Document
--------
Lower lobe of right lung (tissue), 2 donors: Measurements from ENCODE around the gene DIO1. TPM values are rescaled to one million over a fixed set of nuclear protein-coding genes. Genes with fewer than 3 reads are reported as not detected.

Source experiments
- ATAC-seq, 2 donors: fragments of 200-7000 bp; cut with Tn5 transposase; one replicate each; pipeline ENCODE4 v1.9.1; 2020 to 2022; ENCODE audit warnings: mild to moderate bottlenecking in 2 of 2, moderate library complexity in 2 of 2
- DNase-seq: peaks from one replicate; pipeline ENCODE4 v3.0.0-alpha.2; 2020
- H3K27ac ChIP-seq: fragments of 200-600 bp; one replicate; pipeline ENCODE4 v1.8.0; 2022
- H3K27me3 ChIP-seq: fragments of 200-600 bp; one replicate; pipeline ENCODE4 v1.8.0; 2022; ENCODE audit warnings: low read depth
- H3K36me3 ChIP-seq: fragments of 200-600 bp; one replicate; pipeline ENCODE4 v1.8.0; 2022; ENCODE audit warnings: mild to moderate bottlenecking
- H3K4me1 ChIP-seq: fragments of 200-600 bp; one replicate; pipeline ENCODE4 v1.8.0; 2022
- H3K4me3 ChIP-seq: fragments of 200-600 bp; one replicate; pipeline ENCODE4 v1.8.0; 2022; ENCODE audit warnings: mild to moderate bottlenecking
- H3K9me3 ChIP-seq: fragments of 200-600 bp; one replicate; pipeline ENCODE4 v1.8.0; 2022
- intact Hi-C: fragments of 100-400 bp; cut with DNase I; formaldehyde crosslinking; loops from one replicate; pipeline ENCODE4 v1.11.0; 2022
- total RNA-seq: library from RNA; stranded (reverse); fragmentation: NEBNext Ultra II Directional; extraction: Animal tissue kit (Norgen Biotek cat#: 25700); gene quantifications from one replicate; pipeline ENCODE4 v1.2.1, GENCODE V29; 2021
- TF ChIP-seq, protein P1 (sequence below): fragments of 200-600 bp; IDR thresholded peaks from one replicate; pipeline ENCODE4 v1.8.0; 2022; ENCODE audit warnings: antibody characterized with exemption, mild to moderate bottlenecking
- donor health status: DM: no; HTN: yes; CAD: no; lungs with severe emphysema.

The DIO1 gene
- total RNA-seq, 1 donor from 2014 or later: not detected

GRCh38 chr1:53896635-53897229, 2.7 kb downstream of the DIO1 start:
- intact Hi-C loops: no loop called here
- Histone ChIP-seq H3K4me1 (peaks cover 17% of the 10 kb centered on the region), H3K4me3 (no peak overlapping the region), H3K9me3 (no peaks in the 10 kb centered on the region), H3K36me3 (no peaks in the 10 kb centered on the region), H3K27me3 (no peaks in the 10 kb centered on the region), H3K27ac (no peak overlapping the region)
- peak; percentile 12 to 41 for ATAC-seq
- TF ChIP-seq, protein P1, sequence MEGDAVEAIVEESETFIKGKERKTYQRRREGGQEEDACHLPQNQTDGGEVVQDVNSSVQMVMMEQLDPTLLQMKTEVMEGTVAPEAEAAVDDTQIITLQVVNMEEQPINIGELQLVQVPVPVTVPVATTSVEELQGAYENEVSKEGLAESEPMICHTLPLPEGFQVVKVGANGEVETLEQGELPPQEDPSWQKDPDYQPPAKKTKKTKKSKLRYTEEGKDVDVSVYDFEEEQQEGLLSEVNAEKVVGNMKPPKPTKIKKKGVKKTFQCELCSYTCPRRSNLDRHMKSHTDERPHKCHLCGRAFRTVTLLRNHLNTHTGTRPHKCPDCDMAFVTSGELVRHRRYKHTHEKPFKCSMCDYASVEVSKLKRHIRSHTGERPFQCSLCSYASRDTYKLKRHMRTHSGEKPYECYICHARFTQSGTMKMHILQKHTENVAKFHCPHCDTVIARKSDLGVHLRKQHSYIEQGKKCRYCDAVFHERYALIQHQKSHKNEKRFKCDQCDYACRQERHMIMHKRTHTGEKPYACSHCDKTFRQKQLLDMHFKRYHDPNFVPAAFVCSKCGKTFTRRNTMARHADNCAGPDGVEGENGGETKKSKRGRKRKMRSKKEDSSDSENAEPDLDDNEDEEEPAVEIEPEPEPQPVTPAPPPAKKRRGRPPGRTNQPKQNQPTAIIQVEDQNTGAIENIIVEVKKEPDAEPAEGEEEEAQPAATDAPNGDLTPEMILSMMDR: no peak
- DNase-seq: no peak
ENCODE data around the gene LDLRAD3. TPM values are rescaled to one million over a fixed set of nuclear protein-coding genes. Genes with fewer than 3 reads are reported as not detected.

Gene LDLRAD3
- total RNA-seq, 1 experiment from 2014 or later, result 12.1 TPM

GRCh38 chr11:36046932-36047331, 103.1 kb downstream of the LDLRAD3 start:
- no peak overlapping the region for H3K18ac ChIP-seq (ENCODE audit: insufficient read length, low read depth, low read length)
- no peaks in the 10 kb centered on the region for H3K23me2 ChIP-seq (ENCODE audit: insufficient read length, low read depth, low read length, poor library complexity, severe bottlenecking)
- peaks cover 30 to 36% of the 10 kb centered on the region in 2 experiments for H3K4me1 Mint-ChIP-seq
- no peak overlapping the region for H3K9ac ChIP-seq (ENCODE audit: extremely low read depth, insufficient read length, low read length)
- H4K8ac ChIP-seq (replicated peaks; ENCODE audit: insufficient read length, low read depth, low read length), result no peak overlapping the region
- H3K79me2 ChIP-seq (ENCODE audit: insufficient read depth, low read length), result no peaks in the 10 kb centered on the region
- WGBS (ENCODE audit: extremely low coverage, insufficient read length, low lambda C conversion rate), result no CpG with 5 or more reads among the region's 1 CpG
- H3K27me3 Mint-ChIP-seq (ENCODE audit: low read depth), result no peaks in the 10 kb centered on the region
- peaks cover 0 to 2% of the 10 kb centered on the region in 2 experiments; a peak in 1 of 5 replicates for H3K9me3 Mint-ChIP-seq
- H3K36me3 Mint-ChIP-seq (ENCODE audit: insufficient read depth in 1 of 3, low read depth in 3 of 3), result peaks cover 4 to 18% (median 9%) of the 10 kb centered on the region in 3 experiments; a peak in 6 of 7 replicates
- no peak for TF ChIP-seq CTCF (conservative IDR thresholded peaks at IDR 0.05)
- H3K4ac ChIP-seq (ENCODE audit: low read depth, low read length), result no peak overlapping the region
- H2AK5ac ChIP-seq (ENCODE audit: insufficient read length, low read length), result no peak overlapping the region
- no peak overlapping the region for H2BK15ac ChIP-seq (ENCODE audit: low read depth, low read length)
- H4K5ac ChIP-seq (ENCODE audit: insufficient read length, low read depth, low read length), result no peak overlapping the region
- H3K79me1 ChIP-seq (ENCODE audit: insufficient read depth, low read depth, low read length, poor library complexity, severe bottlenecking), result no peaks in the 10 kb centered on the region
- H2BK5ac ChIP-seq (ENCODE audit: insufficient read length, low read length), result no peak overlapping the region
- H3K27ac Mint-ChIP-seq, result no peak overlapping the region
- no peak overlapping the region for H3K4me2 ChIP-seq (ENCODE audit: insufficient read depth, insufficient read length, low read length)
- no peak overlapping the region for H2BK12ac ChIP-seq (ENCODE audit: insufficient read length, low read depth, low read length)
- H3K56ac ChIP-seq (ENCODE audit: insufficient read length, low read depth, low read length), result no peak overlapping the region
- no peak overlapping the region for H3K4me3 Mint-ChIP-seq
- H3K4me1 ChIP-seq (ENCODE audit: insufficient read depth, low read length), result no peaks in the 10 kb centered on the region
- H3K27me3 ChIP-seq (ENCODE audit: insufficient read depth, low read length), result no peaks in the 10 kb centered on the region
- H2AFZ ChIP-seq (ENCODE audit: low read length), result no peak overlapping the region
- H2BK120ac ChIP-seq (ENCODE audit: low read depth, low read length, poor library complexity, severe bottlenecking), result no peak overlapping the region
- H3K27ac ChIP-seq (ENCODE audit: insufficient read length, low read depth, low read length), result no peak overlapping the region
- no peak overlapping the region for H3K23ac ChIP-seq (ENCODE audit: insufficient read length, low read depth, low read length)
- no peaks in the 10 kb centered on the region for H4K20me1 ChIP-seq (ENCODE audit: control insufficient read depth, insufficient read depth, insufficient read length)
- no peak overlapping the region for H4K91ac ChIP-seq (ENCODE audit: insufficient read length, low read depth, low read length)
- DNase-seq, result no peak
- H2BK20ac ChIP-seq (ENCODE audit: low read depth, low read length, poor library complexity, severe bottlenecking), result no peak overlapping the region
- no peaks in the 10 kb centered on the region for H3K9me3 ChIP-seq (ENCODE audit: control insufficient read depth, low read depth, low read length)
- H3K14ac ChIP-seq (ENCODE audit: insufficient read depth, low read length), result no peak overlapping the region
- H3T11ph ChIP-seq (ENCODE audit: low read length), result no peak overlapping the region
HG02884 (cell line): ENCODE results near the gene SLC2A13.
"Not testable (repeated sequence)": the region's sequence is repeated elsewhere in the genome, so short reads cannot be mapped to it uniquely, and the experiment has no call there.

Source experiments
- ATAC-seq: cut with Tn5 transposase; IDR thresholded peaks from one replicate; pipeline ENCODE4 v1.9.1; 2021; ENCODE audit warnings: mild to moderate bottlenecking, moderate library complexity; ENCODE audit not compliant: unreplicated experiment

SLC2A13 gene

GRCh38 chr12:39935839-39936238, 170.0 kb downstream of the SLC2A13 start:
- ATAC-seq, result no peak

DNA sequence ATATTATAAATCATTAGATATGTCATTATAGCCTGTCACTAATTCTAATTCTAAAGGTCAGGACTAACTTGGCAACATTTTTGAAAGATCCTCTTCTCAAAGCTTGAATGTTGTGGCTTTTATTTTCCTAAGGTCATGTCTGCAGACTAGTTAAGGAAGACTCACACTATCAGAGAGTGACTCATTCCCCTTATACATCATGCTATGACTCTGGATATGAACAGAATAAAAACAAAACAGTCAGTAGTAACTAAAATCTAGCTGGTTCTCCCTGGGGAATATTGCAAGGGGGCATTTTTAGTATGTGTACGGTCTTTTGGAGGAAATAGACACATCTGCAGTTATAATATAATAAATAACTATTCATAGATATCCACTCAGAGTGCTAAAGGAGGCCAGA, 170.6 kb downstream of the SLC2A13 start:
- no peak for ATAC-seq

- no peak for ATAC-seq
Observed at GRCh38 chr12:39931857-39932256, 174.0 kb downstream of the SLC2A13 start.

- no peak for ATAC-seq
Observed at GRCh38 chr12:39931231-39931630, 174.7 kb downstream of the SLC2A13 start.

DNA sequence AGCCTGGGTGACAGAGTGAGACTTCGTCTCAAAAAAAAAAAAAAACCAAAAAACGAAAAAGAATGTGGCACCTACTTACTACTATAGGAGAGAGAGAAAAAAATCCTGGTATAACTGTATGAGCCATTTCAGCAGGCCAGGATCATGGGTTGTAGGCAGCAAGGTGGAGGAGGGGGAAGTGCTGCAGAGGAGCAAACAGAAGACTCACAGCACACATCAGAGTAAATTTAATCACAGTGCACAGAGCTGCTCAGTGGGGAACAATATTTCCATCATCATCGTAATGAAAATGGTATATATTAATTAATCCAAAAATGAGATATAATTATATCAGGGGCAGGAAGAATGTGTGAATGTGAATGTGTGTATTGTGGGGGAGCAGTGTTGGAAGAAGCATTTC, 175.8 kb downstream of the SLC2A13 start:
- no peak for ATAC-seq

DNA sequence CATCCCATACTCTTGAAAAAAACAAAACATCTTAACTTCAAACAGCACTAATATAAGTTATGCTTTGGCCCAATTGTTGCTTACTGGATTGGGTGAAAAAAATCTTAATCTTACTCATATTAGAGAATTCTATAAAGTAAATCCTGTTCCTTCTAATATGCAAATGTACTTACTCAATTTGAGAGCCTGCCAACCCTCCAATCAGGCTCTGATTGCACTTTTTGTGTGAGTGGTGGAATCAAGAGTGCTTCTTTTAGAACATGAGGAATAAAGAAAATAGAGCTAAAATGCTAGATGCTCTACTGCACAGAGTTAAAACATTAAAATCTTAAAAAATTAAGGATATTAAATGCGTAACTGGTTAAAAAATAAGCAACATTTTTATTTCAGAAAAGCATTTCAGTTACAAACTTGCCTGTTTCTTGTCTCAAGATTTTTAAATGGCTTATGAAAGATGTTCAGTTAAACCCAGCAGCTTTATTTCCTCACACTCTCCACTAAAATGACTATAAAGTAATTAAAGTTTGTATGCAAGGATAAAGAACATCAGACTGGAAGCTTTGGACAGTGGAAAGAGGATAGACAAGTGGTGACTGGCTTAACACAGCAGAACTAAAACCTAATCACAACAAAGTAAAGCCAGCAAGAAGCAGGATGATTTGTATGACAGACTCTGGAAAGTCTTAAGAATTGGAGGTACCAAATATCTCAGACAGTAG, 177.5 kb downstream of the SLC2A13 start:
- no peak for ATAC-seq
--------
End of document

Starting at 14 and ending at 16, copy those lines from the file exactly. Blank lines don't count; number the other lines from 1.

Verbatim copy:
- donor health status: DM: no; HTN: yes; CAD: no; lungs with severe emphysema.

The DIO1 gene
- total RNA-seq, 1 donor from 2014 or later: not detected